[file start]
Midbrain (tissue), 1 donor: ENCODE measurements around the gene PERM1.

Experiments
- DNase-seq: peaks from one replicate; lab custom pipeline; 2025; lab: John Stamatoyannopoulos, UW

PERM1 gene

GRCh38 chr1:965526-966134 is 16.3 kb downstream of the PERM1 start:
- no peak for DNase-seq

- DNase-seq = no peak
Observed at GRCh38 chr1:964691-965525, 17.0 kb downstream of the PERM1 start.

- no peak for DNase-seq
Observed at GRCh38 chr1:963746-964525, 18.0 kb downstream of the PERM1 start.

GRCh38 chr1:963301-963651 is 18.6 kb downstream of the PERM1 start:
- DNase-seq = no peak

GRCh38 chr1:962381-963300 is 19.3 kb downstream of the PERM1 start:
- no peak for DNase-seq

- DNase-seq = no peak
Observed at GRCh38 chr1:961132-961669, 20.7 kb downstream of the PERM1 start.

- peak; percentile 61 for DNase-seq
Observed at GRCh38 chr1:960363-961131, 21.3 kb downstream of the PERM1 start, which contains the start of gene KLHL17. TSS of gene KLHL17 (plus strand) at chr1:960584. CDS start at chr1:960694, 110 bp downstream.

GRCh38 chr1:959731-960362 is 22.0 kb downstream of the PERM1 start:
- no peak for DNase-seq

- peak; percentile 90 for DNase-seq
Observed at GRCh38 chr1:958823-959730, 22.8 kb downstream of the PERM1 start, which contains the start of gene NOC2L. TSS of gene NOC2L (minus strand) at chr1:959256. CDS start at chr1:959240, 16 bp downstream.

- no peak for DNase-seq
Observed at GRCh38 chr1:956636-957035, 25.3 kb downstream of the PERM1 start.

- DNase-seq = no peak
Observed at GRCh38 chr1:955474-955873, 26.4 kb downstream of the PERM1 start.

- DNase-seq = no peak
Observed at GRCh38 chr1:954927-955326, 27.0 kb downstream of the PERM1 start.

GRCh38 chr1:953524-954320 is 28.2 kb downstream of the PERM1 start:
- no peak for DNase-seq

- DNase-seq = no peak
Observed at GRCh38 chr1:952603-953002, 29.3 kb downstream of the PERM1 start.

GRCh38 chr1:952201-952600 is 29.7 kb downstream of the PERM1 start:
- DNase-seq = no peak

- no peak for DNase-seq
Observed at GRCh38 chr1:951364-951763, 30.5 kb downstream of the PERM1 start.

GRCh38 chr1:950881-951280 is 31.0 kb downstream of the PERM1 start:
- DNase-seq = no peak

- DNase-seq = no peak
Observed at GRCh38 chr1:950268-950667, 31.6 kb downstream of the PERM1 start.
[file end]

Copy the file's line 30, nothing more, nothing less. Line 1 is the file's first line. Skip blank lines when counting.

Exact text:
- no peak for DNase-seq